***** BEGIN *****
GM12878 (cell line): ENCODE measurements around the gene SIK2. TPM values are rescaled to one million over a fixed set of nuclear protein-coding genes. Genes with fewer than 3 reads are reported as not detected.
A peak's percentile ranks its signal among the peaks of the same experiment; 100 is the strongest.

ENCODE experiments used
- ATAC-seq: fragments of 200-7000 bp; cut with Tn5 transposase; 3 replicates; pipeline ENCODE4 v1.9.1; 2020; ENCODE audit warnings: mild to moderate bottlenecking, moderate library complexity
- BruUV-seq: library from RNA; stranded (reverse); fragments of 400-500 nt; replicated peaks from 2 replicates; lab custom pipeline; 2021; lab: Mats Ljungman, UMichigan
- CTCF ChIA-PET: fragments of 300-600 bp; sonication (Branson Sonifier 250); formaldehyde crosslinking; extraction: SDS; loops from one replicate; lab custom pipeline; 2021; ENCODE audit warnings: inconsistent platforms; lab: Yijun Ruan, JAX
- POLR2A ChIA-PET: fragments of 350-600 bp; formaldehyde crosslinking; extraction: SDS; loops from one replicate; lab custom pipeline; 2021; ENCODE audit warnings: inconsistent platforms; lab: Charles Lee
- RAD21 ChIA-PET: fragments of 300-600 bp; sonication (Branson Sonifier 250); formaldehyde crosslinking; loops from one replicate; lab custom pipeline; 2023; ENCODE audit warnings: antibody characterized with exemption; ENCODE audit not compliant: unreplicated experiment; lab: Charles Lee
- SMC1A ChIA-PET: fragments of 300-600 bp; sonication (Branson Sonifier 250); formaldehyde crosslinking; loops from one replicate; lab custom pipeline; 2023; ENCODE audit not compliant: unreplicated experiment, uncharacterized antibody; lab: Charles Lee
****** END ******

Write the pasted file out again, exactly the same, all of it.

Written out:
GM12878 (cell line): ENCODE measurements around the gene SIK2. TPM values are rescaled to one million over a fixed set of nuclear protein-coding genes. Genes with fewer than 3 reads are reported as not detected.
A peak's percentile ranks its signal among the peaks of the same experiment; 100 is the strongest.

ENCODE experiments used
- ATAC-seq: fragments of 200-7000 bp; cut with Tn5 transposase; 3 replicates; pipeline ENCODE4 v1.9.1; 2020; ENCODE audit warnings: mild to moderate bottlenecking, moderate library complexity
- BruUV-seq: library from RNA; stranded (reverse); fragments of 400-500 nt; replicated peaks from 2 replicates; lab custom pipeline; 2021; lab: Mats Ljungman, UMichigan
- CTCF ChIA-PET: fragments of 300-600 bp; sonication (Branson Sonifier 250); formaldehyde crosslinking; extraction: SDS; loops from one replicate; lab custom pipeline; 2021; ENCODE audit warnings: inconsistent platforms; lab: Yijun Ruan, JAX
- POLR2A ChIA-PET: fragments of 350-600 bp; formaldehyde crosslinking; extraction: SDS; loops from one replicate; lab custom pipeline; 2021; ENCODE audit warnings: inconsistent platforms; lab: Charles Lee
- RAD21 ChIA-PET: fragments of 300-600 bp; sonication (Branson Sonifier 250); formaldehyde crosslinking; loops from one replicate; lab custom pipeline; 2023; ENCODE audit warnings: antibody characterized with exemption; ENCODE audit not compliant: unreplicated experiment; lab: Charles Lee
- SMC1A ChIA-PET: fragments of 300-600 bp; sonication (Branson Sonifier 250); formaldehyde crosslinking; loops from one replicate; lab custom pipeline; 2023; ENCODE audit not compliant: unreplicated experiment, uncharacterized antibody; lab: Charles Lee